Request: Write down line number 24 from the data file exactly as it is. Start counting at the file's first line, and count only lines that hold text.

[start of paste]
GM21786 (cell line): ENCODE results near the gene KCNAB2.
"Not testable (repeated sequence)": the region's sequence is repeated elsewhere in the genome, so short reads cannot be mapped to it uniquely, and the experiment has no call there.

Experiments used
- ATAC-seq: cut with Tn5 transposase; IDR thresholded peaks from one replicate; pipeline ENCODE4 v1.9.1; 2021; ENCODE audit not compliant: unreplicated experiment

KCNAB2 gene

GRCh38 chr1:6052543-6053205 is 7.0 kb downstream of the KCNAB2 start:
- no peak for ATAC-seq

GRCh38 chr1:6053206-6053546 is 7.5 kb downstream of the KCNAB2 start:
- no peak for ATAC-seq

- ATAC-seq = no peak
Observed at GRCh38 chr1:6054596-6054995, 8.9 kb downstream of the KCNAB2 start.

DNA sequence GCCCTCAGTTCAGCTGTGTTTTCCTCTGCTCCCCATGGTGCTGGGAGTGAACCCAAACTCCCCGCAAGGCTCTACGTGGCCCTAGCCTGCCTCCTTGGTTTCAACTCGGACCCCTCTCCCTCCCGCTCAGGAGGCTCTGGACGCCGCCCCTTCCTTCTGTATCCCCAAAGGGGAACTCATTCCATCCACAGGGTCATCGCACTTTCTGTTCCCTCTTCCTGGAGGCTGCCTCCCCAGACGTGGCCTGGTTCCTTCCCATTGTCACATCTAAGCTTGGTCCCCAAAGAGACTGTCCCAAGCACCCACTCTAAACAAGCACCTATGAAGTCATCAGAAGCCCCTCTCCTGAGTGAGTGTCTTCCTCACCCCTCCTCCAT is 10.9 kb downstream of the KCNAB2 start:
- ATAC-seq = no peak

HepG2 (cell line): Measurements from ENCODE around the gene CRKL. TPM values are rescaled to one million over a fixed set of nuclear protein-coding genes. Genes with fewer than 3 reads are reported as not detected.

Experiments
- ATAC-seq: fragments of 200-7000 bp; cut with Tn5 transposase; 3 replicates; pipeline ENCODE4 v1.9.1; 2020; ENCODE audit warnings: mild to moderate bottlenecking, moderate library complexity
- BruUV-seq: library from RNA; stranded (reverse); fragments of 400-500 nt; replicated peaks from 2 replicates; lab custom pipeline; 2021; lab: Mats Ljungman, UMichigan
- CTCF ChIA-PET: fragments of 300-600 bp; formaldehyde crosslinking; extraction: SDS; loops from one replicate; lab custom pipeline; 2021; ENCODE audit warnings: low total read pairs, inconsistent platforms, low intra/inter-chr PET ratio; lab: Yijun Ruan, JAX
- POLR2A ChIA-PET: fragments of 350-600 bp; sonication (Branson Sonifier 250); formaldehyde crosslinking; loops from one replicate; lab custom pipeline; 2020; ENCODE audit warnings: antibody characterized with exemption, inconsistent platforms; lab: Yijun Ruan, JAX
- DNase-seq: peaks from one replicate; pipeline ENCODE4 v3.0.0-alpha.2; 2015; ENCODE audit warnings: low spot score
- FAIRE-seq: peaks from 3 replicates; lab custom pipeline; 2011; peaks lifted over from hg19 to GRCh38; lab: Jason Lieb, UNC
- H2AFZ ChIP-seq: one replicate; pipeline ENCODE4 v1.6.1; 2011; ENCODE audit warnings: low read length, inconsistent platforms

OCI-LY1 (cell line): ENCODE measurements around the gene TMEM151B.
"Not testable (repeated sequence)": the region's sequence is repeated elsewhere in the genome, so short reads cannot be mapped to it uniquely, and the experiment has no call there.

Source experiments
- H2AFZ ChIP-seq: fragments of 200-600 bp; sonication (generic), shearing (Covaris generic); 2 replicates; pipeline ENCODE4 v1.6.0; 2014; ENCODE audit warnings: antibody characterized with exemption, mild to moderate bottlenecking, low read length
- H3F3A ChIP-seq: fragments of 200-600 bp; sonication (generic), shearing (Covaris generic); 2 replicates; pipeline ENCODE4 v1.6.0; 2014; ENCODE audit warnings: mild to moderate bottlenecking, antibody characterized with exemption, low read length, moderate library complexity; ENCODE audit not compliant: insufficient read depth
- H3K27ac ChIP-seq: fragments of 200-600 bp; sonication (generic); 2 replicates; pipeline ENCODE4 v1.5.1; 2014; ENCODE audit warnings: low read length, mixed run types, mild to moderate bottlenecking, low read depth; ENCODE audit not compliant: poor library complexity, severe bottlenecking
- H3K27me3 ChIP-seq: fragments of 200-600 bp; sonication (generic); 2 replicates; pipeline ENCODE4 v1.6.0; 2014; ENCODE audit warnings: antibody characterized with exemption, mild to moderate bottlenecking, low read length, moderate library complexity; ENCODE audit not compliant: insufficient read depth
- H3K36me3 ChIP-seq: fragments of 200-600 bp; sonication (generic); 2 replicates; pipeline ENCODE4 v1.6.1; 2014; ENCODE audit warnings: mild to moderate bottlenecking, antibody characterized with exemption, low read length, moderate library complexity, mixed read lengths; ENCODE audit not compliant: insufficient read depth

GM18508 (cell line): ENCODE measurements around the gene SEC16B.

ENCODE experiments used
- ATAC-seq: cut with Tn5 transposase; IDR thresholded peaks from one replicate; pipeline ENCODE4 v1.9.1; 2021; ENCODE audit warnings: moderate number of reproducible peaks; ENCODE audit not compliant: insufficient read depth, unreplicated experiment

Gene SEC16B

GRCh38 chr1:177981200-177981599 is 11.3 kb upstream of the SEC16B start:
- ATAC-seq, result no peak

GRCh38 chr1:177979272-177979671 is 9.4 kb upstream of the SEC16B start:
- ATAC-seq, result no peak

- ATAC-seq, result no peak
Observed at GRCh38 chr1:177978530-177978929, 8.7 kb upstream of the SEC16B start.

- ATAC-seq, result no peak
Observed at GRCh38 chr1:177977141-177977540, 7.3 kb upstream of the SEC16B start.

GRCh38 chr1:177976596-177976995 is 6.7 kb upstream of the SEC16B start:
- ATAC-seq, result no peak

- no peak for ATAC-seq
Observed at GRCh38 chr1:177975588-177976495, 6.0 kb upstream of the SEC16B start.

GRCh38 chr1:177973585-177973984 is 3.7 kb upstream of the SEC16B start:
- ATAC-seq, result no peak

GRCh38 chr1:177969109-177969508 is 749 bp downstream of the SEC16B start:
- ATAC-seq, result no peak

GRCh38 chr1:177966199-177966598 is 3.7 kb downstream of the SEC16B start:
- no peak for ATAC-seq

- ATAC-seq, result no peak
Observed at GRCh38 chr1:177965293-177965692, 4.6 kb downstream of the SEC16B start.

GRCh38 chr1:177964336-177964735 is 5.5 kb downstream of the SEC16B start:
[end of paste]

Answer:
"Not testable (repeated sequence)": the region's sequence is repeated elsewhere in the genome, so short reads cannot be mapped to it uniquely, and the experiment has no call there.